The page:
Yankees star Judge hits 61st home run, ties Maris’ AL record

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TORONTO — Aaron Judge tied Roger Maris’ American League record of 61 home runs in a season, hitting a tiebreaking, two-run drive for the New York Yankees in the seventh inning against the Toronto Blue Jays on Wednesday night.

The 30-year-old slugger drove a 94.5 mph belt-high sinker with a full-count from left-hander Tim Mayza over the left-field fence at Rogers Centre. The 117.4 mph drive took just 3.8 seconds to land 394 feet from the plate, and it put the Yankees ahead 5-3.

Judge watched the ball clank off the front of the stands, just below two fans who reached over a railing and tried for a catch. He pumped an arm just before reaching first and exchanged a slap with coach Travis Chapman.

The ball dropped into Toronto’s bullpen and was picked up by Blue Jays bullpen coach Matt Buschmann, who turned it over to the Yankees.

Judge’s mother and Roger Maris Jr. rose and hugged from front-row seats. He appeared to point toward them after rounding second base, then was congratulated by the entire Yankees team, who gave him hugs after he crossed the plate.

Judge moved past the 60 home runs Babe Ruth hit in 1927, which had stood as the major league mark until Maris broke it in 1961. All three stars reached those huge numbers playing for the Yankees.

Barry Bonds holds the big league record of 73 for the San Francisco Giants in 2001.

Judge had gone seven games without a home run – his longest drought this season was nine in mid-August. This was the Yankees’ 155th game of the season, leaving them seven more in the regular season.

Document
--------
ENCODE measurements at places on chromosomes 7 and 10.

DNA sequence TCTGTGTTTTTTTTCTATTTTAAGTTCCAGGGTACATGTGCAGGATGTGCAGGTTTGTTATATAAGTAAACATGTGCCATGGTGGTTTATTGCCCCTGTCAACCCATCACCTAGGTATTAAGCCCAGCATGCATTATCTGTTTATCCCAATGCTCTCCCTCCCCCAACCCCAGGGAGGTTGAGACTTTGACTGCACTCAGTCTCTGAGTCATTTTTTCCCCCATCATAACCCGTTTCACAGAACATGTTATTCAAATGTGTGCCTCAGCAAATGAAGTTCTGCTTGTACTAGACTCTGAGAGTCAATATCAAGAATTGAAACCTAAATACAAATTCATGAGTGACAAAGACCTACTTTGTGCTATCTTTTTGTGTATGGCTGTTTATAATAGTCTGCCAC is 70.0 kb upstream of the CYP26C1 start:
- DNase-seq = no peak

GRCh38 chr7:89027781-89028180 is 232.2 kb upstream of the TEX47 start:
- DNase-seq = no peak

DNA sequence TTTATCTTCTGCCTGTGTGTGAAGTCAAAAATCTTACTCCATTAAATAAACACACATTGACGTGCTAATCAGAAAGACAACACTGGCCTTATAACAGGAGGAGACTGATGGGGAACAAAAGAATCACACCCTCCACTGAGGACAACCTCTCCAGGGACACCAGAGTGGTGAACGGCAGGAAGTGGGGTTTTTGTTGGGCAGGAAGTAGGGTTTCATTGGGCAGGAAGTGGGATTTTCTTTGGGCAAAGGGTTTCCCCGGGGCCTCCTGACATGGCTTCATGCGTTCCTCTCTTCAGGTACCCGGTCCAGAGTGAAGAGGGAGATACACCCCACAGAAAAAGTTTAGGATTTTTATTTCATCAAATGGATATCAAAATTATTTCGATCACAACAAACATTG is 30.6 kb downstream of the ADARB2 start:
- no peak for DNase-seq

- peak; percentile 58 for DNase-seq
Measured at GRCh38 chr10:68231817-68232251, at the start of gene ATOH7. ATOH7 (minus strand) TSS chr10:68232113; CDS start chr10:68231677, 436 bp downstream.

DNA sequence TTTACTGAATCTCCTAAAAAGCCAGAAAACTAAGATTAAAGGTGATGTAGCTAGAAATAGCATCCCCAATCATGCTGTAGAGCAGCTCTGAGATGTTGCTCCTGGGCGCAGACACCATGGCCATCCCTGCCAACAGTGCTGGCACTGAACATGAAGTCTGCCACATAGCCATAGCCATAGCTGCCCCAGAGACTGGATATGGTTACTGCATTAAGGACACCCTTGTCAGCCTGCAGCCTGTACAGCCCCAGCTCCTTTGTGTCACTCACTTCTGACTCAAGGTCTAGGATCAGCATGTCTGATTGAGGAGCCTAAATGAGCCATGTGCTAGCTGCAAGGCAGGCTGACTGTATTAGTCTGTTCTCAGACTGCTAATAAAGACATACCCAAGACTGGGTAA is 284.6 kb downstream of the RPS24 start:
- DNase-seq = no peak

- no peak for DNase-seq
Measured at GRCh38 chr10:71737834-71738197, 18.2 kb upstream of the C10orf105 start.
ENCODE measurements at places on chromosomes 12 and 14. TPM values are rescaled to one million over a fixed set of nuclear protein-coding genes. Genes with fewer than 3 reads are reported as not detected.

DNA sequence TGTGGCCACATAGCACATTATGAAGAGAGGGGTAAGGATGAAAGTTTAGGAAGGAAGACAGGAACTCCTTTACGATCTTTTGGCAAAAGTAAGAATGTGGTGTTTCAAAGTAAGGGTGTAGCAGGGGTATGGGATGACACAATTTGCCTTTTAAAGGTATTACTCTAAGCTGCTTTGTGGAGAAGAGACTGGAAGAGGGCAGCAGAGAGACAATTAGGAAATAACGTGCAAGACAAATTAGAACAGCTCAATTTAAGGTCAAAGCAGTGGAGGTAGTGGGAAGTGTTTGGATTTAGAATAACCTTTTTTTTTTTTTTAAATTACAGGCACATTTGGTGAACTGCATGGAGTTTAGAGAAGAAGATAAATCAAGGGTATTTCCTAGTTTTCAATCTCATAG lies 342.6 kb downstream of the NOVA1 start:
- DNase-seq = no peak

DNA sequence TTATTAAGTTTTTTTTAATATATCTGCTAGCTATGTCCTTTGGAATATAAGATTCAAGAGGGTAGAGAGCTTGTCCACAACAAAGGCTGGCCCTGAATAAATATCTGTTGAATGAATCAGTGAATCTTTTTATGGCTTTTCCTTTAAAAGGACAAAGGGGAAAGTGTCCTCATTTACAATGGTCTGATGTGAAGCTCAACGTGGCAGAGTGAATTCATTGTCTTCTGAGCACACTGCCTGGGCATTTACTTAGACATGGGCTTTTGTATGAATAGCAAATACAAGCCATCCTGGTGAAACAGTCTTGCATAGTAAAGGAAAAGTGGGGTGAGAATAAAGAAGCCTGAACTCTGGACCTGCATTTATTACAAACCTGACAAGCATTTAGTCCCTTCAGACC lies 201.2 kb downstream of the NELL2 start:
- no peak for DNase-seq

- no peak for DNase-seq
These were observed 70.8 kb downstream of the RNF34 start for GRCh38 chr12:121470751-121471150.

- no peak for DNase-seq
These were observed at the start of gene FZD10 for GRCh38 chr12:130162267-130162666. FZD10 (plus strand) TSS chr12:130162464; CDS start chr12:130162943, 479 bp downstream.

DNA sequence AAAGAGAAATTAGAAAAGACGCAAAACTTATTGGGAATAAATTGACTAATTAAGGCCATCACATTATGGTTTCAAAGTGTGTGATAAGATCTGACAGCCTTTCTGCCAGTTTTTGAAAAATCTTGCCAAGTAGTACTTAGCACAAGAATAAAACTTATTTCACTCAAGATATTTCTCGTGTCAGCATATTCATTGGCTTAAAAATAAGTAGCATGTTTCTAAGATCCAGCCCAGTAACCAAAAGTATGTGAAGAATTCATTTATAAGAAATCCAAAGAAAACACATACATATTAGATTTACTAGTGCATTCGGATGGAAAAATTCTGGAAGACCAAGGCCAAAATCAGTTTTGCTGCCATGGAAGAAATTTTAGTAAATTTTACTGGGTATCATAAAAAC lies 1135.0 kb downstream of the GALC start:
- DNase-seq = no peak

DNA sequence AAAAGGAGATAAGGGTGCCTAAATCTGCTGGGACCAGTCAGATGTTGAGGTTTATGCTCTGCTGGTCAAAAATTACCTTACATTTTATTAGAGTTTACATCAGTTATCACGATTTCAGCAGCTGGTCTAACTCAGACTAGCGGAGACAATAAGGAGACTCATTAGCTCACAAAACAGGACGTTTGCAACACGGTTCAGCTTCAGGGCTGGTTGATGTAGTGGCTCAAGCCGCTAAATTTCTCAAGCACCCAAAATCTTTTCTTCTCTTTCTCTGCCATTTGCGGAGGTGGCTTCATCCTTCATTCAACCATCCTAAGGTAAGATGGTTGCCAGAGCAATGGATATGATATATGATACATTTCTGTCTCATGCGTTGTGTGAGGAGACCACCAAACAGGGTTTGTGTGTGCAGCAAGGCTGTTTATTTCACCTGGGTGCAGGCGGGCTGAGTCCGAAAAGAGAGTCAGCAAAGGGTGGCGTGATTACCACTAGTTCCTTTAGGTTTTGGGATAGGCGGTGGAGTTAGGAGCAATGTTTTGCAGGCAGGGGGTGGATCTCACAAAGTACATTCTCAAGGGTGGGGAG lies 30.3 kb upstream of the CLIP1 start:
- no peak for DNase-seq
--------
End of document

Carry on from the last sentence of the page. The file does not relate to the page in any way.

The home run came in the fourth plate appearance of the night for Judge, ending a streak of 34 plate appearances without a home run.

Judge is hitting .313 with 130 RBIs, also the top totals in the AL. He has a chance to become the first AL Triple Crown winner since Detroit’s Miguel Cabrera in 2012.

Maris hit No. 61 for the Yankees on Oct. 1, 1961, against Boston Red Sox pitcher Tracy Stallard.

Maris’ mark has been exceeded six times, but all have been tainted by the stench of steroids. Mark McGwire hit 70 home runs for the St. Louis Cardinals in 1998 and 65 the following year, and Bonds topped him. Sammy Sosa had 66, 65 and 63 during a four-season span starting in 1998.

McGwire admitted using banned steroids, while Bonds and Sosa denied knowingly using performing-enhancing drugs. Major League Baseball started testing with penalties for PEDs in 2004, and some fans – perhaps many – until now have considered Maris the holder of the “clean” record.